In the academic world, in sports organizations and among sports parents in the Western world, the interest in optimizing the role of parents has increased in recent years. One reason for this, for example, is the professionalization of sports. Elite sports organizations are looking for the next big star and sometimes think they can identify them better than others. Although much of existing research contradicts this (Bailey & Collins, 2013; Bergeron, Mountjoy, Armstrong, Chia, Côté, Emery, and others, 2015). Another driving force is parents who are happy to see that their children get the chance to live their dreams and that sports have been given a higher status as a career choice or opportunity in life (Harwood& Knight, 2015). The importance of parents for children’s active lifestyle and exercise behavior is also likely to play a part in the development (Beets, Cardinal, & Alderman, 2010). As a result, not only are there education programs for sports parents, but sport psychology advisors or literature of various kinds are also beginning to find their way into the sports landscape (Fallby, 2015; Thrower, Harwood, & Spray, 2016). An example of this is Jim Taylor’s book Raising young athletes: Parenting your children to victory in sports and life.
Jim Taylor, Ph.D. is a prominent figure within sports psychology in the United States and has written a number of books on the topic, including books specifically aimed at sports parents. In addition, he practices as a sports psychologist in relation to elite athletes and provides training and lectures on related subjects. Today he works in sports management programs at the University of San Francisco.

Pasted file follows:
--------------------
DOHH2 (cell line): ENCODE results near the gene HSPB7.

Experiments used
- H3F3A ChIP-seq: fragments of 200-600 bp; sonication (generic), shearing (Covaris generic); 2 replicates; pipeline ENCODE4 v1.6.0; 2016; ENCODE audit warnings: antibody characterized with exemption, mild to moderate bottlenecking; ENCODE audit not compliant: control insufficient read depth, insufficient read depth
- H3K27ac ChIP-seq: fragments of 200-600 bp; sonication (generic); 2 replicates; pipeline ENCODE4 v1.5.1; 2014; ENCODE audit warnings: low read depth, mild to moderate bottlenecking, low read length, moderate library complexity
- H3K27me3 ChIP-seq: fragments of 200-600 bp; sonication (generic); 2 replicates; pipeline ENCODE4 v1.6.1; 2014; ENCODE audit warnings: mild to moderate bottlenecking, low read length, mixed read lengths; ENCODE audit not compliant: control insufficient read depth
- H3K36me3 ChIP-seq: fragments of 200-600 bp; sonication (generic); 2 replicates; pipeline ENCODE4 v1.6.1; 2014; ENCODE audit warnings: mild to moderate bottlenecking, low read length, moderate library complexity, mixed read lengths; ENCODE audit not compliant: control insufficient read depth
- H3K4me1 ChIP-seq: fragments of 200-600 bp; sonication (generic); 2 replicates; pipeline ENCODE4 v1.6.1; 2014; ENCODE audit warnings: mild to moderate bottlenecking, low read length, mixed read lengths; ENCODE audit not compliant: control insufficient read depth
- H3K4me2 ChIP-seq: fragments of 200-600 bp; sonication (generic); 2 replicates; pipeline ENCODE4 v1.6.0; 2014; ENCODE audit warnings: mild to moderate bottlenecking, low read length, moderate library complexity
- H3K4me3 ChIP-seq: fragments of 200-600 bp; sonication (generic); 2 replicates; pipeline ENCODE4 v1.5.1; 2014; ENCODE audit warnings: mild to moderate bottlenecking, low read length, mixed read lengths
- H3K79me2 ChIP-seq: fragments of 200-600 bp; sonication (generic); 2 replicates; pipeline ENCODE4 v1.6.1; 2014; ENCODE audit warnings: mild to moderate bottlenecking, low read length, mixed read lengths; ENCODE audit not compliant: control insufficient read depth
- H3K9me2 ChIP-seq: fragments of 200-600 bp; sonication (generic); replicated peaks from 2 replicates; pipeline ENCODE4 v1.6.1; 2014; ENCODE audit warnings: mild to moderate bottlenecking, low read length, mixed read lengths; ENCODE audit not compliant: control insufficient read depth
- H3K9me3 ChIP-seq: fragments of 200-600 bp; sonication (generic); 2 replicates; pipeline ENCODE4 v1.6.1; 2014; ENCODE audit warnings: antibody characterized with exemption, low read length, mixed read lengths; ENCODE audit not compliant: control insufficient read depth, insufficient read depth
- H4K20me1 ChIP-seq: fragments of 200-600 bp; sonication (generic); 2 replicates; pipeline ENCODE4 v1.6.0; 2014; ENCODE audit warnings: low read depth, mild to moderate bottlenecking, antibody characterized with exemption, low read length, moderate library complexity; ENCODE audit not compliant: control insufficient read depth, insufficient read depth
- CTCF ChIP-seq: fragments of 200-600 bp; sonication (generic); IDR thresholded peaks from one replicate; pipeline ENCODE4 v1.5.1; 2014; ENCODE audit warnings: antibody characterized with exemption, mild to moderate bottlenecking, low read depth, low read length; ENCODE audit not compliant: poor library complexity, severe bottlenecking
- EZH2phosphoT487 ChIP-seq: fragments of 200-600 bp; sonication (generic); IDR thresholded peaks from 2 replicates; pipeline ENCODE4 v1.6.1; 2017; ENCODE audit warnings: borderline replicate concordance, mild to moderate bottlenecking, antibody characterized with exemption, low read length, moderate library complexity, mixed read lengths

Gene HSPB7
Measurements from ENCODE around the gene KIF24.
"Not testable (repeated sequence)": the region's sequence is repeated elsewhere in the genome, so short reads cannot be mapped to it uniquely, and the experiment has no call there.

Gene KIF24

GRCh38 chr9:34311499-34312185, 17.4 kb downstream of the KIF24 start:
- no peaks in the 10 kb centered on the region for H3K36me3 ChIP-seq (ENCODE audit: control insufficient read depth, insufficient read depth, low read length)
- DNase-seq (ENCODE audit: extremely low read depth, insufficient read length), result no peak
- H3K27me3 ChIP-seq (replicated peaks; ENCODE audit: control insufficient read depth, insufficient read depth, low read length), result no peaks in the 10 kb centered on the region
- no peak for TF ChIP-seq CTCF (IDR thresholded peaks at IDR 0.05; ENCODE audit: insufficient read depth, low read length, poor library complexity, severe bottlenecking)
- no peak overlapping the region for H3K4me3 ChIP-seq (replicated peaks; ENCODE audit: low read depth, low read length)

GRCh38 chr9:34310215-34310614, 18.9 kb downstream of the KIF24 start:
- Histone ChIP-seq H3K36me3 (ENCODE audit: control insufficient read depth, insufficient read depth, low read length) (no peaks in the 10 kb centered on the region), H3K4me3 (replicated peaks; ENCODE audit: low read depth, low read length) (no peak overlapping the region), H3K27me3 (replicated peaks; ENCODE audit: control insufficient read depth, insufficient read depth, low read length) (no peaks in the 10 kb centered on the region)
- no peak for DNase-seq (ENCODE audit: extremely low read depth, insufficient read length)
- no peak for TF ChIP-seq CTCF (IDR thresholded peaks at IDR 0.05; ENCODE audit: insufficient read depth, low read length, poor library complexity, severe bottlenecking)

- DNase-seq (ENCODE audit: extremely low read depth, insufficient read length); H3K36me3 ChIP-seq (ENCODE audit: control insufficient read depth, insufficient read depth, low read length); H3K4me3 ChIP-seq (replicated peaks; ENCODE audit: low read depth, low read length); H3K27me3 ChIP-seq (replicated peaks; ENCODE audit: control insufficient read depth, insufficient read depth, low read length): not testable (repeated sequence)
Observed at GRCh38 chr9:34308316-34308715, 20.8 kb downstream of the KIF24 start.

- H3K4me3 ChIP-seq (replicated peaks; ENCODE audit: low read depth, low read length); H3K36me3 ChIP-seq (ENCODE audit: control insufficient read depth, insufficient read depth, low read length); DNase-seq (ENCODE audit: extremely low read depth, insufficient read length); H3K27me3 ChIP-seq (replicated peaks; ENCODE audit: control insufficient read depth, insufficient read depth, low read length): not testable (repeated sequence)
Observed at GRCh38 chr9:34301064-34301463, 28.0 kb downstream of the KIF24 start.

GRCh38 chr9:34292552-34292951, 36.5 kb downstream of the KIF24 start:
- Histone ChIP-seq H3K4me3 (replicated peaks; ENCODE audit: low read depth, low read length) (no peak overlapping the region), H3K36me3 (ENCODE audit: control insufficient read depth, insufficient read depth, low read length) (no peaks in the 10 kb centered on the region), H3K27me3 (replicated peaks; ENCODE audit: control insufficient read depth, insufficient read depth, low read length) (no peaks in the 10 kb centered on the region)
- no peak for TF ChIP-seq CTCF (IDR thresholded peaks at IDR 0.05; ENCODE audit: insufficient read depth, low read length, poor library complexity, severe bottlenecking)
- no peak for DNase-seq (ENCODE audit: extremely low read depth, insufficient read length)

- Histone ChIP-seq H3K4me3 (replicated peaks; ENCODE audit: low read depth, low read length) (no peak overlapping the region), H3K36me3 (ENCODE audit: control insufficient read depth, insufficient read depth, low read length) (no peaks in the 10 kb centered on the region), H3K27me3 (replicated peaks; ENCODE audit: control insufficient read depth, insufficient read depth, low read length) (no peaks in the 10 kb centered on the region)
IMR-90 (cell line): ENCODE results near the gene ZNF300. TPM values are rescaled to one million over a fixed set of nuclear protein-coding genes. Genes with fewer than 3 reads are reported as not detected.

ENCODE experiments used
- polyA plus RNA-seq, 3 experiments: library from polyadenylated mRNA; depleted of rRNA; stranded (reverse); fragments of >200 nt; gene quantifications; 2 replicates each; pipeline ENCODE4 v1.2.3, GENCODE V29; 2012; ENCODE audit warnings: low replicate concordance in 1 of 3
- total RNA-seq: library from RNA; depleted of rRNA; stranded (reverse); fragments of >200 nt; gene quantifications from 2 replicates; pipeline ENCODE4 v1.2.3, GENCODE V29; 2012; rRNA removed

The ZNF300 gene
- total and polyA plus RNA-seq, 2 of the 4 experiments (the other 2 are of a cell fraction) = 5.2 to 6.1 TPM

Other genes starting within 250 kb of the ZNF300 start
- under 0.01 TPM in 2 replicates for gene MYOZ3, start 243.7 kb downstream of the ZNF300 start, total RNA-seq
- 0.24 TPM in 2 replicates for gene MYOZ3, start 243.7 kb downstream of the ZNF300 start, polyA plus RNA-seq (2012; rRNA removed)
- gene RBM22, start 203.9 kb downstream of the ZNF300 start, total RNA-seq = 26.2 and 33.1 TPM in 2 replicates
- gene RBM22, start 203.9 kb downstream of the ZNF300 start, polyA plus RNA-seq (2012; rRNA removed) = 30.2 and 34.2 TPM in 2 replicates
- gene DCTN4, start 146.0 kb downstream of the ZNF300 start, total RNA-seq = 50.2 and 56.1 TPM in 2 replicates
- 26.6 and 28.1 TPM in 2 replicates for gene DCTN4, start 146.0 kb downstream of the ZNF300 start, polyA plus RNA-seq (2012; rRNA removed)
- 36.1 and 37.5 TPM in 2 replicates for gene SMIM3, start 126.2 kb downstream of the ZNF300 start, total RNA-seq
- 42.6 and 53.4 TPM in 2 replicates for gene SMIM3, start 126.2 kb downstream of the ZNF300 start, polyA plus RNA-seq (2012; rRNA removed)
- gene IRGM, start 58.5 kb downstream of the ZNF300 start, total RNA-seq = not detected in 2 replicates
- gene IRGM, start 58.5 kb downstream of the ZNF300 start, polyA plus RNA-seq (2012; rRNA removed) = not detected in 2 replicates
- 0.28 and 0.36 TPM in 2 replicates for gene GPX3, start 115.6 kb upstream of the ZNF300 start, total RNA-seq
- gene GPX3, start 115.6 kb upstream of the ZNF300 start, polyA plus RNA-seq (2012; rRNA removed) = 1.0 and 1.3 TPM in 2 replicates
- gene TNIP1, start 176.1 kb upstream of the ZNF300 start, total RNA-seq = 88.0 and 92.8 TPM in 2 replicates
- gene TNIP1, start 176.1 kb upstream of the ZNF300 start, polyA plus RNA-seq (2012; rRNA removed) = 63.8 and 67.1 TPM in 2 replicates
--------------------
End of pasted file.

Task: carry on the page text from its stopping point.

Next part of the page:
The book is divided into five parts with a simple and effective structure. In part one, “Four Pillars of Athletic Success”, Taylor highlights four concepts that the parent can convey and process with their child: norms and values, self-perception, ownership, and perspective. These should give them a healthy platform to stand on in their continued sporting and the message is that parents have a great responsibility. Part two, “Five obstacles to athletic success”, similarly addresses five obstacles that are common along the way. Investing too much in terms of, for example, time, money, emotions or energy often becomes laborious for everyone involved. What you expect for a ‘return’ on your investment and how you react during the trip is the common theme. Pitfalls like perfectionism, fear of failure, emotions and expectations of both yourself and your child are also addressed.
The third and fourth parts deal more with the role of the parent, although this is the overall theme of the book. “Your role in your children’s athletic lives” describes what needs and responsibilities both you as a parent and your child have in relation to sports. It also provides an insight into how the parent can guide the child to the joy of sports. “Send the right messages to your young athletes” describes the importance of relevant and appropriate communication with children. They simply become the kind of information they get the most of. It sounds simple but there are many different people and messages that have the power to influence. Parents are absolutely important, although their importance diminishes with age; there are also coaches, other leaders, friends inside and outside of sports, teachers, relatives, idols, media and more. In addition, today there are many channels in which the child acts, such as social media and all the relationships that exist around them. The final section, “Dos and don’ts for sports parents”, delivers exactly what the title states, well-defined tips and advice on what should be done or avoided. There is more of it in the running text throughout the book, but it is distinctly carved out here.